Rebellion Against Henry III (Hardback)
The Disinherited Montfortians, 1265–1274
The 'Montfortian' civil wars in England lasted from 1259-67, though the death of Simon de Montfort and so many of his followers at the battle of Evesham in 1265 ought to have ended the conflict. In the aftermath of the battle, Henry III's decision to disinherit all the surviving Montfortians served to prolong the war for another two years. Hundreds of landless men took up arms again to defend their land and property: the redistribution of estates in the wake of Evesham occurred on a massive scale, as lands were either granted away by the king or simply taken by his supporters.
The Disinherited, as they were known, defied the might of the Crown longer than anyone could have reasonably expected. They were scattered, outnumbered and out-resourced, with no real unifying figure after the death of Earl Simon, and suffered a number of heavy defeats. Despite all their problems and setbacks, they succeeded in forcing the king into a compromise. The Dictum of Kenilworth, published in 1266, acknowledged that Henry could not hope to defeat the Disinherited via military force alone.
The purely military aspects of the revolt, including effective use of guerilla-type warfare and major actions such as the battle of Chesterfield, the siege of Kenilworth and the capture of London, will all be featured. Charismatic rebel leaders such as Robert de Ferrers, the 'wild and flighty' Earl of Derby, Sir John de Eyvill, 'the bold D'Eyvill' and others such as Sir Adam de Gurdon, David of Uffington and Baldwin Wake all receive a proper appraisal.
Rating: 5 out of 5 starsNetGalley, Rebecca Hill
If you are familiar in any way with medieval history, then Simon de Montfort is a name that you will have heard, at least once. In the Rebellion Against Henry III, the life of Simon de Montfort, and his role in the rebellion against the king becomes much more clear.
With the many nobles who raised arms against the king, Simon was at the forefront. The rebellion though is a bit misleading. It was more than one, it was long, and it was bloody. There was not a simple ruling that put it down or nobles who simply had their feelings hurt and were placated by lands, money or promises. These were nobility out for blood, and it was blood they got. For the Marcher lords wanted much more than empty promises and royal favors...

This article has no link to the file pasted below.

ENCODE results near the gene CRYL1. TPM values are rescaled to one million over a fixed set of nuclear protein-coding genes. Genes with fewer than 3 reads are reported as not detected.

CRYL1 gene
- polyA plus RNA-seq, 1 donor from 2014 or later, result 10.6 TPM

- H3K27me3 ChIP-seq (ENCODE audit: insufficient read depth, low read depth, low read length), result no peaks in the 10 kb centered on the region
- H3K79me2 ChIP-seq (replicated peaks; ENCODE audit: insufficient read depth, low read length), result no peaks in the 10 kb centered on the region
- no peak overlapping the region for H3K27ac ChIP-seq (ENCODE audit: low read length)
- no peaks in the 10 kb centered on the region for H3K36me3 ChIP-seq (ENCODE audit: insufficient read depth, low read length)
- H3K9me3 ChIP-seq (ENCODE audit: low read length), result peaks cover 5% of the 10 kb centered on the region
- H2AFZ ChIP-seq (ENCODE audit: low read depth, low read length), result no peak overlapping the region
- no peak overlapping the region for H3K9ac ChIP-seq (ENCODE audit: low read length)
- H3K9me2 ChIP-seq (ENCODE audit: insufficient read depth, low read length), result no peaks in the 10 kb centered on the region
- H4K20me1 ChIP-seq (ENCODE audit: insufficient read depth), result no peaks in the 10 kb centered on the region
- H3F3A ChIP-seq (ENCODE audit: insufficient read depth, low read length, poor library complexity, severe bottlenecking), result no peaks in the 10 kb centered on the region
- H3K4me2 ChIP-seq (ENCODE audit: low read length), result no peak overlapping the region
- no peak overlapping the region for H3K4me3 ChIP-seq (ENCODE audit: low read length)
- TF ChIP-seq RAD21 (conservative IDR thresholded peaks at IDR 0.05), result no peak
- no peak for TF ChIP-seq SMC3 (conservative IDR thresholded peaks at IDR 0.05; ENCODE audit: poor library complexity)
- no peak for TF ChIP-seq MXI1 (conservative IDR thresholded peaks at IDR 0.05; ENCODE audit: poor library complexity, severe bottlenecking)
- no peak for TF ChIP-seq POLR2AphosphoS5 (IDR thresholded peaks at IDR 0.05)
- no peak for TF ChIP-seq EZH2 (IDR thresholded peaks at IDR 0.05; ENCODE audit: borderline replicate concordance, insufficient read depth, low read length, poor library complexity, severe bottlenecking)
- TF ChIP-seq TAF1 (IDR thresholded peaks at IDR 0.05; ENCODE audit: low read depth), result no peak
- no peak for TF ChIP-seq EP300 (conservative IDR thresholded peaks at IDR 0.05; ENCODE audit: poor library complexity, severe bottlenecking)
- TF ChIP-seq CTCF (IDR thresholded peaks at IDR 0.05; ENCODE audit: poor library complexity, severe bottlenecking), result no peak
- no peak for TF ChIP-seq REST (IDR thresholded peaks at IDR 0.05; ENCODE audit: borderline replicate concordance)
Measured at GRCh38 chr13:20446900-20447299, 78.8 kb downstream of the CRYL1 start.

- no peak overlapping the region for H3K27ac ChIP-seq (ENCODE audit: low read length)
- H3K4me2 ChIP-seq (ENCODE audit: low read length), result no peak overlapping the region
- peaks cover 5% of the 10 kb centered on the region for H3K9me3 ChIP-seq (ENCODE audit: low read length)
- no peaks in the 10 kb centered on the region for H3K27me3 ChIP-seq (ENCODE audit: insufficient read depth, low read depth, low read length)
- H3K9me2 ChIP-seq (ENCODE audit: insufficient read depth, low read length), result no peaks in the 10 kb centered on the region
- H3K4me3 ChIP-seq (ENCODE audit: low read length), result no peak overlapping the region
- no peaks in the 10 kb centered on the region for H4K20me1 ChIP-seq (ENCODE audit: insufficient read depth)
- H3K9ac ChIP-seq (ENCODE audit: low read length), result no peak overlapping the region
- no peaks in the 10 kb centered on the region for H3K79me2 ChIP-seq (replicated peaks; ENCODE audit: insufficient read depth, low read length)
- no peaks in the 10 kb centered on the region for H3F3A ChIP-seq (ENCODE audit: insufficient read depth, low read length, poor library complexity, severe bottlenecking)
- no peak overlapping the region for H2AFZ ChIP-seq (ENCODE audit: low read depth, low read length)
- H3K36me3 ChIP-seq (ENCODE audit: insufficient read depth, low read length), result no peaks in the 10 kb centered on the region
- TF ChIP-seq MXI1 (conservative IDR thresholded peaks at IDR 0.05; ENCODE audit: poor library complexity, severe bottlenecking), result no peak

David Pilling goes through the entire rebellion - from the threads that began to pull to the bloody end. I was able to learn so much more, and gleaned so much information from this book! For those who love medieval history, military history, or royal history - then this is a book that you are going to want to pick up. It is laid out in a way that no matter the level of learning you have in medieval studies, it is understandable, easy to follow, and informative.
I've read historical fiction about Simon de Monfort so was greatly interested to read this.NetGalley, Amy McElroy
I was surprised to learn how much conflict there was at this time and it seems to have spread all over England. Pilling does a great job of explaining who was who and the part they played in the rebellions and their possible reasons for continuing to rebel after being pardoned and released from prison.
Before reading this I was unaware so many nobles were involved and leading seperate rebellions against the crown. I found the writing style to be easy to follow especially for a topic I was not previously knowledgeable about. The text is fully referenced for those who wish to check sources.
I appreciated that Pilling continues to tell the fate of some of those who left England during the rebellions and how their actions may have been perceived by Henry III and Edward.
Overall, a very interesting book into the rebellions against Henry III and his son Edward.